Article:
Seminars in Immunopathology

, Volume 41, Issue 5, pp 573–582 | Cite as

Osteoclastic microRNAs and their translational potential in skeletal diseases

  • Kazuki Inoue
  • Shinichi Nakano
  • Baohong ZhaoEmail author


Skeleton undergoes constant remodeling process to maintain healthy bone mass. However, in pathological conditions, bone remodeling is deregulated, resulting in unbalanced bone resorption and formation. Abnormal osteoclast formation and activation play a key role in osteolysis, such as in rheumatoid arthritis and osteoporosis. As potential therapeutic targets or biomarkers, miRNAs have gained rapidly growing research and clinical attention. miRNA-based therapeutics is recently entering a new era for disease treatment. Such progress is emerging in treatment of skeletal diseases. In this review, we discuss miRNA biogenesis, advances in the strategies for miRNA target identification, important miRNAs involved in osteoclastogenesis and disease models, their regulated mechanisms, and translational potential and challenges in bone homeostasis and related diseases.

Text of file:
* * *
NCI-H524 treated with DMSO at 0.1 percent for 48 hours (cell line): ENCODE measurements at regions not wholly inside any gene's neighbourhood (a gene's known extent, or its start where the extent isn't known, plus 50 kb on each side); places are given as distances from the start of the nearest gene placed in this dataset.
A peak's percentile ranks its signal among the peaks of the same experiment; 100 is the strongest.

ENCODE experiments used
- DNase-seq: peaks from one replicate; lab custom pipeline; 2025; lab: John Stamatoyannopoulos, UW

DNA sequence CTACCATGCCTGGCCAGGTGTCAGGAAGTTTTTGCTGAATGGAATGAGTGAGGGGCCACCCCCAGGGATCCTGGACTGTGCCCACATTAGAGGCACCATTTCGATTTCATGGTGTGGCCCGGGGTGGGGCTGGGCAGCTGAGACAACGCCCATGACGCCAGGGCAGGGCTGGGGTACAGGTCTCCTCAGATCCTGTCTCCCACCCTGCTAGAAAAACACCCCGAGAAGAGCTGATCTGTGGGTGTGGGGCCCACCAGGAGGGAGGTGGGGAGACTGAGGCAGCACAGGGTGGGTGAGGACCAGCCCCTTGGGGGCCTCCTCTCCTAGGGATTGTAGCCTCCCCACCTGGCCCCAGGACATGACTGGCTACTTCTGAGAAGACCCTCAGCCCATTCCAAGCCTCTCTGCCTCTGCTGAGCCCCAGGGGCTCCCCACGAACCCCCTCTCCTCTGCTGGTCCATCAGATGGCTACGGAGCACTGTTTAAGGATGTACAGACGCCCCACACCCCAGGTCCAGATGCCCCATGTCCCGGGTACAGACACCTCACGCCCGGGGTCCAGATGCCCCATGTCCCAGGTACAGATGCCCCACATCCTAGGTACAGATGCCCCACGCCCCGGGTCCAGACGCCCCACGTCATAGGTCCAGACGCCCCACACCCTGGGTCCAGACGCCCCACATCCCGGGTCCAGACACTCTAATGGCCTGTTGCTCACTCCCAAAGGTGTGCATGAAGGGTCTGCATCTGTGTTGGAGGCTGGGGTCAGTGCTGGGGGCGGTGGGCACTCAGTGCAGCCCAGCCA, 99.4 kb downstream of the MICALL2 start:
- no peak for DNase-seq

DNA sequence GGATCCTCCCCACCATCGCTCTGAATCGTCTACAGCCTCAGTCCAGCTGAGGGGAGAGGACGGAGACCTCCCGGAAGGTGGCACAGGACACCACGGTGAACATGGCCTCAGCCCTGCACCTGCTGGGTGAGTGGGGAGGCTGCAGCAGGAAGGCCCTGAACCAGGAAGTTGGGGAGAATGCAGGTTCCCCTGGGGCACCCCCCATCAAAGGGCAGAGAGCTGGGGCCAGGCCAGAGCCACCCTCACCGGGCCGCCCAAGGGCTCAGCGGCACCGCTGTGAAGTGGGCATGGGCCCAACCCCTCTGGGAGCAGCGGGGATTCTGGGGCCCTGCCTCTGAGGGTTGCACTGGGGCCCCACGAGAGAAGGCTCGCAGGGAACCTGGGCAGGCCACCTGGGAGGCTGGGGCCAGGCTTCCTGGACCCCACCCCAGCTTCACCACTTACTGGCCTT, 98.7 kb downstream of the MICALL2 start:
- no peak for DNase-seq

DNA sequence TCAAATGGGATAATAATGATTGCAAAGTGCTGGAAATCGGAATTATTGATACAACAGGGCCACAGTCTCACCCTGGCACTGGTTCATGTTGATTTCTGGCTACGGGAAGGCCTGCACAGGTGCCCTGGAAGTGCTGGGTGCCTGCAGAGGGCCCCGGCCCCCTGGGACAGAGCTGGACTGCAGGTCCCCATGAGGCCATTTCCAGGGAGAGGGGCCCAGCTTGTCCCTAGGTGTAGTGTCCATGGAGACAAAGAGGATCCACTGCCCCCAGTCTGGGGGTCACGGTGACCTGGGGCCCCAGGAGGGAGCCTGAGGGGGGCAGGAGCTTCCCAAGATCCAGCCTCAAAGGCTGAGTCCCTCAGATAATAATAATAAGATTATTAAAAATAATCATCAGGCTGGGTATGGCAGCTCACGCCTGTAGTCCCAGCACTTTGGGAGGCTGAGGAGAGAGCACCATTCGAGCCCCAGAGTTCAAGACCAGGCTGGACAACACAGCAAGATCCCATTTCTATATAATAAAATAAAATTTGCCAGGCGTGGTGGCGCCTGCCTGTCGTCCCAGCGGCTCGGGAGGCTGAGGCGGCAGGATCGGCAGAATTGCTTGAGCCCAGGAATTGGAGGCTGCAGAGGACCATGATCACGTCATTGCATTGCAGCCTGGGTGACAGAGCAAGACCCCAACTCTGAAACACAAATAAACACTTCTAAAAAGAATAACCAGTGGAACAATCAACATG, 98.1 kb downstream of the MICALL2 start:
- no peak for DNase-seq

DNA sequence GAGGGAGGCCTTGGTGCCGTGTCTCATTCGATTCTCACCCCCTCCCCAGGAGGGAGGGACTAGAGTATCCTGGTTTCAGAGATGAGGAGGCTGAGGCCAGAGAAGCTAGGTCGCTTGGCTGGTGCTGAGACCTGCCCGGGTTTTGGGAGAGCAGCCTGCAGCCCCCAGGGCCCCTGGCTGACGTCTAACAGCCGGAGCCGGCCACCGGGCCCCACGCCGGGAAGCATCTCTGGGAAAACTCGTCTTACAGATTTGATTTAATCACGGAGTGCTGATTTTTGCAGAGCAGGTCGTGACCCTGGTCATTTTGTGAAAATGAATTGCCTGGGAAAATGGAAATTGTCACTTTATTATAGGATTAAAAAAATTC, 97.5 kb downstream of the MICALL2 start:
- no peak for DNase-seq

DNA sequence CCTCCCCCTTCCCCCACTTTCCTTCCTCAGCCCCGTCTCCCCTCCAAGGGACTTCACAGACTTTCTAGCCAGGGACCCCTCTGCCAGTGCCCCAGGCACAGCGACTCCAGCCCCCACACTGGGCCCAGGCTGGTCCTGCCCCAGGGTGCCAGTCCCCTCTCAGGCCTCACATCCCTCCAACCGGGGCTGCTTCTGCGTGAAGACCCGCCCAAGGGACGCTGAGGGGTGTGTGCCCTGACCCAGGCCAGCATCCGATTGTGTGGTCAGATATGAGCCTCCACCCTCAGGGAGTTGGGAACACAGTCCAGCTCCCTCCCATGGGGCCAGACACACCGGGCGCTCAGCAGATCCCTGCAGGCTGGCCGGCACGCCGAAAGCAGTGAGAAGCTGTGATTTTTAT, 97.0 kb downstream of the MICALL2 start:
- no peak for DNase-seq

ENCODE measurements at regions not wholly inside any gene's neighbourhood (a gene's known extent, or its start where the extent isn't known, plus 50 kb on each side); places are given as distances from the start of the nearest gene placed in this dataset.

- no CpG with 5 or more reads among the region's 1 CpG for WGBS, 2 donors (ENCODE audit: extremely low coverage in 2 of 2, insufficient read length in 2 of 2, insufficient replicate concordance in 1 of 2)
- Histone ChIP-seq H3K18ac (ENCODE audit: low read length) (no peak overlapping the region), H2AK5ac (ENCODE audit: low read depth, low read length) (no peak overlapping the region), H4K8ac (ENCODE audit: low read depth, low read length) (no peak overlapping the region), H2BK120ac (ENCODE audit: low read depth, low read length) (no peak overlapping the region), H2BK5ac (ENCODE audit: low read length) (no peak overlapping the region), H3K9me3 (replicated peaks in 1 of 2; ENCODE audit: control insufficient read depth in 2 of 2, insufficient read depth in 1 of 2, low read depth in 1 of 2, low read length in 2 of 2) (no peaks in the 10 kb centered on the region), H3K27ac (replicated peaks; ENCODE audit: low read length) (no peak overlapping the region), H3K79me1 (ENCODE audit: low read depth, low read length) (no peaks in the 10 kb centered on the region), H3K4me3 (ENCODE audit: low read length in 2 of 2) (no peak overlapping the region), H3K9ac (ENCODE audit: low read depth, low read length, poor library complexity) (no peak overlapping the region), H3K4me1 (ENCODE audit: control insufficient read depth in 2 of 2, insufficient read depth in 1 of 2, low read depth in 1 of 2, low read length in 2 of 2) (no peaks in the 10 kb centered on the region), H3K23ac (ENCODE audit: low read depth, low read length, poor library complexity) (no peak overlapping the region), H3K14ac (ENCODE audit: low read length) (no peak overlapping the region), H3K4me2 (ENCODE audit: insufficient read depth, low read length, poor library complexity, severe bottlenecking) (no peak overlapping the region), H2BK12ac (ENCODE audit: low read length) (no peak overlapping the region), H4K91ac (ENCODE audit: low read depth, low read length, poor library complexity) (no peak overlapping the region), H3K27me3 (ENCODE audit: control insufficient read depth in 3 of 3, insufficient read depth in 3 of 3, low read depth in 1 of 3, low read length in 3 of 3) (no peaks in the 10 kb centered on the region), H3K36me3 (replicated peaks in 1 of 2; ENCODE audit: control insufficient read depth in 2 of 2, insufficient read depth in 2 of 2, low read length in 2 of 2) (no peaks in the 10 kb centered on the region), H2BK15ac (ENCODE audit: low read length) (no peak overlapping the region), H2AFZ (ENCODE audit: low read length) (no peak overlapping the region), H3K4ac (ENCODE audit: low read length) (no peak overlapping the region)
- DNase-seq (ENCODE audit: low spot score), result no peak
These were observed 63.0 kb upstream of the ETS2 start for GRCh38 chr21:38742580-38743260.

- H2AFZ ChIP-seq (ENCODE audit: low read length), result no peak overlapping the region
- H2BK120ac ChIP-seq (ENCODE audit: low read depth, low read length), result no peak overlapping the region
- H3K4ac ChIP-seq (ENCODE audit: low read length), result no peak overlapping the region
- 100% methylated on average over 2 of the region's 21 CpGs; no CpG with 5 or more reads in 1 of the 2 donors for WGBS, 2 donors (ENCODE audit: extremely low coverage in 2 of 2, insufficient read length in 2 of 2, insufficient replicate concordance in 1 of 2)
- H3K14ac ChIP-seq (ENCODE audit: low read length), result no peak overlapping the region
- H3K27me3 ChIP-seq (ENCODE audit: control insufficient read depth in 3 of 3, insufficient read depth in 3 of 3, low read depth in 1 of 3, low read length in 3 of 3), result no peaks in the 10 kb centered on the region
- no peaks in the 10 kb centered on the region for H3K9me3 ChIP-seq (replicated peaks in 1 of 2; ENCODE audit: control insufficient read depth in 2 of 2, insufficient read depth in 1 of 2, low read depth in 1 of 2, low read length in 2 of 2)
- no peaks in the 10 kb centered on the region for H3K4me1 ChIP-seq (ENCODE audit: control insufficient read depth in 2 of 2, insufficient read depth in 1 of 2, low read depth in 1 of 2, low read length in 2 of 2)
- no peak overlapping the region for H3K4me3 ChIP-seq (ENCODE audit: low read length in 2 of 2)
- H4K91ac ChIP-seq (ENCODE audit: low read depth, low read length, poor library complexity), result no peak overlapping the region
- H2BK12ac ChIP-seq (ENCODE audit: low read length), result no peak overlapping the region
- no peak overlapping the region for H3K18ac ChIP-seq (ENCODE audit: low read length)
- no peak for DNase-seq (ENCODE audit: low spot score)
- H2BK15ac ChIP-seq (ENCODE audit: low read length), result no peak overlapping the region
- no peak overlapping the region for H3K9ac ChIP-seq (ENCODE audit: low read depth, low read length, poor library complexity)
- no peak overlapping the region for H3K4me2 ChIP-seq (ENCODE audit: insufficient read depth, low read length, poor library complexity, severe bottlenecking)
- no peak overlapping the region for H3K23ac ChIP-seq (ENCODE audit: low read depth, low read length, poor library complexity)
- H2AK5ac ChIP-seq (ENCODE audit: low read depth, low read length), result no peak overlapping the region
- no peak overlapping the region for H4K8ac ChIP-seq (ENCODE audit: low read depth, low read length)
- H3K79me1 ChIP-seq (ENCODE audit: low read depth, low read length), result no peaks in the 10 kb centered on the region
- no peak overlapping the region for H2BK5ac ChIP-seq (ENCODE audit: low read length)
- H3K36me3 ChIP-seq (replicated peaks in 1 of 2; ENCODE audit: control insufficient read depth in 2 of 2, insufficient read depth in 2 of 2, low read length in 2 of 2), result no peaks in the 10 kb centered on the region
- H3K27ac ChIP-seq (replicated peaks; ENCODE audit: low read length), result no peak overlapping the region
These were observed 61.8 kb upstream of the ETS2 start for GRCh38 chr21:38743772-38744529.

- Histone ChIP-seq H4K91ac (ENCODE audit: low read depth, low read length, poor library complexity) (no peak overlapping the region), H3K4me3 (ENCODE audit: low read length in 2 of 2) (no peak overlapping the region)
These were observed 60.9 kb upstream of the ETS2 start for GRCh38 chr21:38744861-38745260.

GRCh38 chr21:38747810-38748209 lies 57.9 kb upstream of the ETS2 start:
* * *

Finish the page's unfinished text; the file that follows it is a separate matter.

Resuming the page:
Osteoclast microRNA Rheumatoid arthritis 



We thank Courtney Ng for the critical review of this manuscript.

Funding information

This work was supported by grants from the National Institutes of Health (NIH R01 AR068970 and R01 AR071463 to B.Z.).

Compliance with ethical standards

Conflict of interest

The authors declare no conflict of interests.


The content of this manuscript is solely the responsibilities of the authors and does not necessarily represent the official views of the NIH.


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Copyright information

© Springer-Verlag GmbH Germany, part of Springer Nature 2019

Authors and Affiliations

  • Kazuki Inoue
    • 1
    • 2
  • Shinichi Nakano
    • 1
  • Baohong Zhao
    • 1
    • 2
    • 3
    Email author
  1. 1.Arthritis and Tissue Degeneration Program and The David Z. Rosensweig Genomics Research CenterHospital for Special SurgeryNew YorkUSA
  2. 2.Department of MedicineWeill Cornell Medical CollegeNew YorkUSA
  3. 3.Graduate Program in Cell & Developmental BiologyWeill Cornell Graduate School of Medical Sciences,New YorkUSA

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